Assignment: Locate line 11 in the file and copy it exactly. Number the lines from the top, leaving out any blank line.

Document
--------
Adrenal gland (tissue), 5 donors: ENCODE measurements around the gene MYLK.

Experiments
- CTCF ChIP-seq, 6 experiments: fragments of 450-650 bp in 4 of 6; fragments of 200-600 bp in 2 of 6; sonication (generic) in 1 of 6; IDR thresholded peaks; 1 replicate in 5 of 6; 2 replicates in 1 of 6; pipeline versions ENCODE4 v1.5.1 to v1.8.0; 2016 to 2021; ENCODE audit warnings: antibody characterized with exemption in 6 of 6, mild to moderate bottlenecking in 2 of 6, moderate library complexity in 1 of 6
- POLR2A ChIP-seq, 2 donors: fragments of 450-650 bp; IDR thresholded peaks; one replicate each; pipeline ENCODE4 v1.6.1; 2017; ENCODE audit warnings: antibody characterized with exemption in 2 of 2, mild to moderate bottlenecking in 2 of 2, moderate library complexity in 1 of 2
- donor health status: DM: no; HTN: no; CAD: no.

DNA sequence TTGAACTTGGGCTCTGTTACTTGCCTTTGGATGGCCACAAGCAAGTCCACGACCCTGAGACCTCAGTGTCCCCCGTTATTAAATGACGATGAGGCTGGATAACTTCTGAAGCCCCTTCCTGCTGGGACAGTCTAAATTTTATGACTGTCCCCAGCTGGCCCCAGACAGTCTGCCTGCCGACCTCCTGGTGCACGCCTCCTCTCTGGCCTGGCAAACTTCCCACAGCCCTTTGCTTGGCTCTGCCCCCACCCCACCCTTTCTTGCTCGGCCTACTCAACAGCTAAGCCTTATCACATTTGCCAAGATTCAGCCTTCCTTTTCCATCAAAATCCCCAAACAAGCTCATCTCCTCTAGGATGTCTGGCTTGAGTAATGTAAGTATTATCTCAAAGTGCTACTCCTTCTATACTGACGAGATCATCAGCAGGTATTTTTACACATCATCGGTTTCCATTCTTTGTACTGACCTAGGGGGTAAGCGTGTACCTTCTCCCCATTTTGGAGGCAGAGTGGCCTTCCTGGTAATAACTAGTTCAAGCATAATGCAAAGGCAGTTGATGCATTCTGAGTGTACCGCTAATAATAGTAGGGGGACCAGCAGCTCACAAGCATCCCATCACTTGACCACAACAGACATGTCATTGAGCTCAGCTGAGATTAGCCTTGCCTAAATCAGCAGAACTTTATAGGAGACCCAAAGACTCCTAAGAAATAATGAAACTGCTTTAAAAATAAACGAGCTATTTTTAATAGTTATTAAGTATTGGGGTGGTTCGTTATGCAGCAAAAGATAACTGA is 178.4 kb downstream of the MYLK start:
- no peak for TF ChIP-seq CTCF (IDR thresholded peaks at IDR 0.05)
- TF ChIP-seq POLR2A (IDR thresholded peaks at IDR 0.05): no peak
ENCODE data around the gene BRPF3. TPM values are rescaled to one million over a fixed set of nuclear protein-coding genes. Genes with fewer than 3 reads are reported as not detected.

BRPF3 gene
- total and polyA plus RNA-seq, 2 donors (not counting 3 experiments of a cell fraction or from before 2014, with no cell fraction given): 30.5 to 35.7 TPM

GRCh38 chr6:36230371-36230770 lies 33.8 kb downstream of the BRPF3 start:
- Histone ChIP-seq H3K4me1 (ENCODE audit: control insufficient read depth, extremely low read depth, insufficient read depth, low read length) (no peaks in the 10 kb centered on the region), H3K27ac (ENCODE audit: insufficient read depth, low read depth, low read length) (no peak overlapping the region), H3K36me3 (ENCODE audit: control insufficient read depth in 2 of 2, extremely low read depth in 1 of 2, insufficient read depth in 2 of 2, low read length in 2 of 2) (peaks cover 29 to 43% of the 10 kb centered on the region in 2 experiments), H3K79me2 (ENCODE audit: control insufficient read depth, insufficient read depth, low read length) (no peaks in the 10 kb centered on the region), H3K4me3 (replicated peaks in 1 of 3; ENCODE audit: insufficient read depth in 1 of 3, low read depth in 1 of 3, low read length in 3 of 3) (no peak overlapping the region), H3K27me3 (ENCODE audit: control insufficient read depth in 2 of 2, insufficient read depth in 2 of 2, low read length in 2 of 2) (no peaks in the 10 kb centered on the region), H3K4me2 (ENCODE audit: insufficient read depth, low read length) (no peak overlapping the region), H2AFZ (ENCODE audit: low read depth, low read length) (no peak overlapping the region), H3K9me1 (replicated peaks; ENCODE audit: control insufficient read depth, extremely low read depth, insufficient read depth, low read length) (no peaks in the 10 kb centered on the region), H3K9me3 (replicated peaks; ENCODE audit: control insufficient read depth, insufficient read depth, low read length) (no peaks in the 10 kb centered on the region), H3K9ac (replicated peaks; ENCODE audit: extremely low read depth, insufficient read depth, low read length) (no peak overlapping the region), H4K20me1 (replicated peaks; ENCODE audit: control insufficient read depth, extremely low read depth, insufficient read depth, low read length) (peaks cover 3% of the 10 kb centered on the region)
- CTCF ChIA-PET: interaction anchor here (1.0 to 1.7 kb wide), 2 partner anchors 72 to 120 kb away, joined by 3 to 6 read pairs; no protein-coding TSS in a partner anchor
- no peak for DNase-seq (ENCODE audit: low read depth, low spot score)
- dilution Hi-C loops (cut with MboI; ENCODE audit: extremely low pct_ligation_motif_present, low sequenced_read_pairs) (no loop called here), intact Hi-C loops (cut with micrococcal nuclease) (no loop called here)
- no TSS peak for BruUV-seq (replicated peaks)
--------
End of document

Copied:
- total and polyA plus RNA-seq, 2 donors (not counting 3 experiments of a cell fraction or from before 2014, with no cell fraction given): 30.5 to 35.7 TPM